On November 8, OSHA published a proposed rule that would require many, if not most, employers to submit their injury and illness reports electronically. The agency intends to post that information online.
The proposal has three elements:
- Companies with 250 or more employees would be required to submit their data for injuries, illnesses and fatalities every quarter.
- Companies with 20 or more employees need to submit the information from their OSHA 300A form every year if they are part of an industry that is identified in the rulemaking as having incidents above a certain threshold.
- OSHA may also tell individual companies to submit specific information to OSHA.
Talk about a game changer! Even though employers are already required to post this information where employees can see it, putting incident information online where the whole world can see it is opens up a lot of new issues. Suddenly a company’s safety record becomes part of the public debate over siting facilities, the relative safety of the industry and the image of the company itself. Every company must be prepared to publicly defend its record in an environment where any incident is too many incidents.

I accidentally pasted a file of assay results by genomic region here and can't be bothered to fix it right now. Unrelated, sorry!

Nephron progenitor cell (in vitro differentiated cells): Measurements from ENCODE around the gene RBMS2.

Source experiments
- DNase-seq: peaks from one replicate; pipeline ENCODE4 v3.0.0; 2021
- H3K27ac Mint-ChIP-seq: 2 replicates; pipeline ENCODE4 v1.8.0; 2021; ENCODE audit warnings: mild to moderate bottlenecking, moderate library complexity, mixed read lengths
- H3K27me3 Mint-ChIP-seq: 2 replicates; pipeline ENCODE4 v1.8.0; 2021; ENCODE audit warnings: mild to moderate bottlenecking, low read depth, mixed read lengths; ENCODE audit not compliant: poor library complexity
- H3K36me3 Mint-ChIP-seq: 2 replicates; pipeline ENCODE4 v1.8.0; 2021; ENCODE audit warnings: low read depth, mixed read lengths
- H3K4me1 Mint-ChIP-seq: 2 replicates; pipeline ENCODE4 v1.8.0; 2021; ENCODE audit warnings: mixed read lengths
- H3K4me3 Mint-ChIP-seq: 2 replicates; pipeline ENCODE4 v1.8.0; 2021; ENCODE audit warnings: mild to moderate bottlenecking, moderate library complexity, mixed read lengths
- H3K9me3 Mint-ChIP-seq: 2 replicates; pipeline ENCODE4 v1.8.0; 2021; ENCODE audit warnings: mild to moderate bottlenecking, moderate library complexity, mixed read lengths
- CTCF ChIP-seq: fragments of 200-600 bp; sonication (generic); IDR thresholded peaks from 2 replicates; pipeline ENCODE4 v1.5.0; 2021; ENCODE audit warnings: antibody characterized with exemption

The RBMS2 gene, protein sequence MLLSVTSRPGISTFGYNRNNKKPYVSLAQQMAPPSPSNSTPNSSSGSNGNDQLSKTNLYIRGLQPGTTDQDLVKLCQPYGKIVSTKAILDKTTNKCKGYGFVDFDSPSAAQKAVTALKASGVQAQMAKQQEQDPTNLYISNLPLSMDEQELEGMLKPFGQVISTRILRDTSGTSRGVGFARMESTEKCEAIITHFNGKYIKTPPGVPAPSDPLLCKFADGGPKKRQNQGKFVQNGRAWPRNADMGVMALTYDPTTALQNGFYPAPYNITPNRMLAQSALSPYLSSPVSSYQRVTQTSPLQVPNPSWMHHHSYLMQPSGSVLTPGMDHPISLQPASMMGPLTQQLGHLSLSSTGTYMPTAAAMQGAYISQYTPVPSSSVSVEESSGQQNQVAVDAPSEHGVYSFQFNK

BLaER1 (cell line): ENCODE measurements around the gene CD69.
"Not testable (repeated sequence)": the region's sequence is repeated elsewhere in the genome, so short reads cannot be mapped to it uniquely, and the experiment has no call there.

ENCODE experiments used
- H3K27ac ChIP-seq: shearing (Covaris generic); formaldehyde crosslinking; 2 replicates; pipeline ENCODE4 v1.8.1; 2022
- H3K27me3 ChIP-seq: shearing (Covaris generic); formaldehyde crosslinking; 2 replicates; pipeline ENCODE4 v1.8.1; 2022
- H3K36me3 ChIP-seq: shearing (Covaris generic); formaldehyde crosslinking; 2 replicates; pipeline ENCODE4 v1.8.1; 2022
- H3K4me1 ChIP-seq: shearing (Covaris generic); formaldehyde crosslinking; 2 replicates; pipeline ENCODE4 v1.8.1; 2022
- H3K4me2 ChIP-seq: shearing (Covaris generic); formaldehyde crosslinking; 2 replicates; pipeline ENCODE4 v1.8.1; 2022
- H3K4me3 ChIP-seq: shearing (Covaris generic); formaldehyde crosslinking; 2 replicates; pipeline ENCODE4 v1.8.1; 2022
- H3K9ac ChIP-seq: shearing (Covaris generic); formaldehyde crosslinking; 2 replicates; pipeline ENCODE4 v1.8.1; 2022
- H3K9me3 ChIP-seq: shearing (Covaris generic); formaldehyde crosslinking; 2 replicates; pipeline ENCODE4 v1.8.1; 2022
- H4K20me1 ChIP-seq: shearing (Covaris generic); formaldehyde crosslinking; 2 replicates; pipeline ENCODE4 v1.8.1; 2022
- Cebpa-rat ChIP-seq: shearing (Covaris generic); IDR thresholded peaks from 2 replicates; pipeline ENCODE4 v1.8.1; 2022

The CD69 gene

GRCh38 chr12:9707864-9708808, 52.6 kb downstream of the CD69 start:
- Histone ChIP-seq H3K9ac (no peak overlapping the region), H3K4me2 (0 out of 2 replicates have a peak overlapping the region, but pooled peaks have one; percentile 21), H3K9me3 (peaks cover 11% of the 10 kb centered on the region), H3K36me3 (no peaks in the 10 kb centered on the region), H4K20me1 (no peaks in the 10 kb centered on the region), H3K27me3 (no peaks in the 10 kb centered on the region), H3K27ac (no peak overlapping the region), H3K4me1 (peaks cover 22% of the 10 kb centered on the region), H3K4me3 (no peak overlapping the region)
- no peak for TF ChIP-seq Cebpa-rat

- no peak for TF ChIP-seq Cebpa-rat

Of course, whether the government says it or not, that is part of the objective here. There is a famous quote from Supreme Court Justice Brandeis: “Publicity is justly commended as a remedy for social and industrial diseases. Sunlight is said to be the best of disinfectants.” OSHA clearly believes that public disclosure will be an incentive to reduce incidents.
For some companies this could be helpful. If perspective employees start looking at incident rates when deciding where to work or customers gravitate to suppliers and contractors based on their public records, it could be a positive for companies that invest in their safety records and a stigma for those that don’t.
One interesting note – The proposed regulation lists the small employers (by NAICS code) that are required to file their annual OSHA 300A form electronically. Oil and gas companies and oil and gas service companies are not included on the list. However, that does not mean small companies in the energy sector are off the hook. Many are listed under the NAICS code as being part of other industries, such as construction. Also, OSHA has given itself the ability to target specific companies or sectors to report electronically.
This is still a proposed rule, so the public has a chance to comment. Comments are due by February 6, 2014. OSHA held public hearings on an earlier version of the proposal and it doesn’t look like it will hold others.
What do you think of this proposal – positive or negative?